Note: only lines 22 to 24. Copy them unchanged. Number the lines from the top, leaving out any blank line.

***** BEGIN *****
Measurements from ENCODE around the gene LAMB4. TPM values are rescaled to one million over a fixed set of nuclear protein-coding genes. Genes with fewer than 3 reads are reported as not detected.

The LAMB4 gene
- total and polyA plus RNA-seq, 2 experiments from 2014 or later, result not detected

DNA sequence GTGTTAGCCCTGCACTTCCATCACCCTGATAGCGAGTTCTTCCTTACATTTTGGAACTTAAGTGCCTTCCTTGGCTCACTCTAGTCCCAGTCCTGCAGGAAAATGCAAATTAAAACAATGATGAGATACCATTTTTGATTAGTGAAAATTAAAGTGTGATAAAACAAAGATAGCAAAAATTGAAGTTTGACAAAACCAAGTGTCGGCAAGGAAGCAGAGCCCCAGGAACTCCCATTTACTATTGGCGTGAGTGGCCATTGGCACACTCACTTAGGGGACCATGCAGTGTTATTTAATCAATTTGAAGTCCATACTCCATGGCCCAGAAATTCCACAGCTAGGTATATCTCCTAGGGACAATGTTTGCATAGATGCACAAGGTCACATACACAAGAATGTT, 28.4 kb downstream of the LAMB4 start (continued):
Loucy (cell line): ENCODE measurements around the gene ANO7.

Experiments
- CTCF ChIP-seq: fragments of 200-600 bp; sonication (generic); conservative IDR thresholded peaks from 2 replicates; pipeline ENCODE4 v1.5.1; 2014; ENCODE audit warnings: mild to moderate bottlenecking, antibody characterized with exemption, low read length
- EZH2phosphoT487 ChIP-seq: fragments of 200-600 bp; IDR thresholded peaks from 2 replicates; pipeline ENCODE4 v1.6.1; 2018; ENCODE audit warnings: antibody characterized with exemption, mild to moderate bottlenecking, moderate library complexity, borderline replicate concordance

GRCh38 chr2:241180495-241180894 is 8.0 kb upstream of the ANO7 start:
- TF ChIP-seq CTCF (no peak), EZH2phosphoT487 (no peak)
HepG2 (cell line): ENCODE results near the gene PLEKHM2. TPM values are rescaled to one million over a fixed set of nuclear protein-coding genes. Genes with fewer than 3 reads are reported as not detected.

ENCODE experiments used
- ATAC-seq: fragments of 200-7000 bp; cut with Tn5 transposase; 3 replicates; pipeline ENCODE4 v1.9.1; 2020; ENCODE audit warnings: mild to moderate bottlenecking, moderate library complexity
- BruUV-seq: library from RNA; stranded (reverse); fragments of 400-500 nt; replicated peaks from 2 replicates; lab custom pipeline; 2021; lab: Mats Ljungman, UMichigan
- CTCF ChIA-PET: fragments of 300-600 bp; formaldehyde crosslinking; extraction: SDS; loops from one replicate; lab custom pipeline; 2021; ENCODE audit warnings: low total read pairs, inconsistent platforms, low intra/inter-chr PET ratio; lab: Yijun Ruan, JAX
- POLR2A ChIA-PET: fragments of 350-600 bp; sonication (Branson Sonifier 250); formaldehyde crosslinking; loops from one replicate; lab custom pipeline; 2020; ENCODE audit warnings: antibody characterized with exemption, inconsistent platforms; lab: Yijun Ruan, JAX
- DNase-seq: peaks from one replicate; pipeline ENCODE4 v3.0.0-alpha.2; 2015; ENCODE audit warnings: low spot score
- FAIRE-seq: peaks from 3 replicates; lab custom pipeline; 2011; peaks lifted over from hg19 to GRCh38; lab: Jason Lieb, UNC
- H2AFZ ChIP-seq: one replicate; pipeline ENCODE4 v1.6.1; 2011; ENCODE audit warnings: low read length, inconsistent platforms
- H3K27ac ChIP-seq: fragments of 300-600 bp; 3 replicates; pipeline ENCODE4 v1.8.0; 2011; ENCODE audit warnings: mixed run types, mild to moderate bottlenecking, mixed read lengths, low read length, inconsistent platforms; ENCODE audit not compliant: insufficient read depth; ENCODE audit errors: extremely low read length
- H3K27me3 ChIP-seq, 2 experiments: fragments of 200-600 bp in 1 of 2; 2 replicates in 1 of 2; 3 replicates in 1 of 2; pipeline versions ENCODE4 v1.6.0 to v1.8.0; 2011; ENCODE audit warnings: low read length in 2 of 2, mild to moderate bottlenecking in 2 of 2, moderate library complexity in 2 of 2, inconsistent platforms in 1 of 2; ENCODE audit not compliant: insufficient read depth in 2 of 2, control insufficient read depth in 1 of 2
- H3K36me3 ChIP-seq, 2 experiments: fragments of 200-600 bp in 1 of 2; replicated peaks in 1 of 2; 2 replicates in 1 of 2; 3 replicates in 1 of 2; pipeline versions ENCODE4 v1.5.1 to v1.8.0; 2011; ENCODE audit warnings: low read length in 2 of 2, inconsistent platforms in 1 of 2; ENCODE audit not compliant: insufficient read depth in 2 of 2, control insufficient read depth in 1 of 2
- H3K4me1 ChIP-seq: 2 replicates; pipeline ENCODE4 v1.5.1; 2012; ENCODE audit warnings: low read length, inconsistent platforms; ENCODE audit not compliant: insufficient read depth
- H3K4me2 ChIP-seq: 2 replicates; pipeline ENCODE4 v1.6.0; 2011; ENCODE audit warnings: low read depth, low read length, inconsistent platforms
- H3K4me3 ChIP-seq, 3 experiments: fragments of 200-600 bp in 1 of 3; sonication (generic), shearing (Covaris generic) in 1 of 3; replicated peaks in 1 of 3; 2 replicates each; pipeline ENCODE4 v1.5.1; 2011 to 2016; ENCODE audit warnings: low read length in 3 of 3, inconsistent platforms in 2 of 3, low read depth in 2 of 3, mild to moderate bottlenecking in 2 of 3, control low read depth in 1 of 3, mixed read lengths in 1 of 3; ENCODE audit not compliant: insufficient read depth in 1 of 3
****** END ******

- H3K36me3 ChIP-seq, 2 experiments: fragments of 200-600 bp in 1 of 2; replicated peaks in 1 of 2; 2 replicates in 1 of 2; 3 replicates in 1 of 2; pipeline versions ENCODE4 v1.5.1 to v1.8.0; 2011; ENCODE audit warnings: low read length in 2 of 2, inconsistent platforms in 1 of 2; ENCODE audit not compliant: insufficient read depth in 2 of 2, control insufficient read depth in 1 of 2
- H3K4me1 ChIP-seq: 2 replicates; pipeline ENCODE4 v1.5.1; 2012; ENCODE audit warnings: low read length, inconsistent platforms; ENCODE audit not compliant: insufficient read depth
- H3K4me2 ChIP-seq: 2 replicates; pipeline ENCODE4 v1.6.0; 2011; ENCODE audit warnings: low read depth, low read length, inconsistent platforms